How to Grow Shallots


  French Red Shallots
   
Shallots like to be grown in the same soil conditions as onions, that is, rich, loamy soil with good drainage. If your soil is sandy or clayey you should amend it before planting with compost or manure. Shallots like lots of phosphorous and potassium but not too much nitrogen, so good fertilizers to add at the time of planting are bone meal, fish bone meal, or rock phosphate for phosphorous, and kelp meal, wood ashes or green sand for potassium.

Shallots like to develop their spear like leaves when the weather is cool, followed by warmer weather for the development of the bulb portion of the plant. If you live in a northern climate and plant in the fall you should protect the shallots with a layer of mulch. If you live in a mild winter climate plant in the fall through early spring.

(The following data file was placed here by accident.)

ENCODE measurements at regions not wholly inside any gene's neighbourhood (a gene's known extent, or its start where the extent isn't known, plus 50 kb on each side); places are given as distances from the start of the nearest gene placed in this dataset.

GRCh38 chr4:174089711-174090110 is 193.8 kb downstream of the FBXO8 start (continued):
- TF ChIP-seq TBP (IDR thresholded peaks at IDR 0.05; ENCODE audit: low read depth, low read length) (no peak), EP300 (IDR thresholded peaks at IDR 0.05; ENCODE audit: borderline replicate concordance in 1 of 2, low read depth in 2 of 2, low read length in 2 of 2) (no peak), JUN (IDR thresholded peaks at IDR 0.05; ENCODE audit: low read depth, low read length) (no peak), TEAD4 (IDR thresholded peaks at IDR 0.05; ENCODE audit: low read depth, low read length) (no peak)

Plant individual cloves broad end down, about two inches deep and six inches apart. Plant in rows or beds. Keep soil moist throughout the growing season. Control weeds to prevent competition, and feed with a balanced organic fertilizer when the tops are about six inches tall and the bulbs begin to swell.

Shallots are ready to harvest when the tops begin to fall over and wither. Cure them for several days outdoors where there is good air circulation out of direct sunlight. When the bulbs are dry store them in a cool, dry place by braiding or hanging in a string bag.


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